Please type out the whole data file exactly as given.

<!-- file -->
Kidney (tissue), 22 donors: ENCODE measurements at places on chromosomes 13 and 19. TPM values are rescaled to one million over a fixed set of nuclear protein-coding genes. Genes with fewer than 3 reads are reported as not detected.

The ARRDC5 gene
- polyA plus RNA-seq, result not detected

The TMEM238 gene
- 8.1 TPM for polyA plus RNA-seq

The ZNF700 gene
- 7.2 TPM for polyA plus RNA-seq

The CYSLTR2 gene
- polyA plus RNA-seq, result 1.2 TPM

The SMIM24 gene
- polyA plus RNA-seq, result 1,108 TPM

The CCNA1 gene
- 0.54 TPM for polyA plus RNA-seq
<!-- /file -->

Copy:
Kidney (tissue), 22 donors: ENCODE measurements at places on chromosomes 13 and 19. TPM values are rescaled to one million over a fixed set of nuclear protein-coding genes. Genes with fewer than 3 reads are reported as not detected.

The ARRDC5 gene
- polyA plus RNA-seq, result not detected

The TMEM238 gene
- 8.1 TPM for polyA plus RNA-seq

The ZNF700 gene
- 7.2 TPM for polyA plus RNA-seq

The CYSLTR2 gene
- polyA plus RNA-seq, result 1.2 TPM

The SMIM24 gene
- polyA plus RNA-seq, result 1,108 TPM

The CCNA1 gene
- 0.54 TPM for polyA plus RNA-seq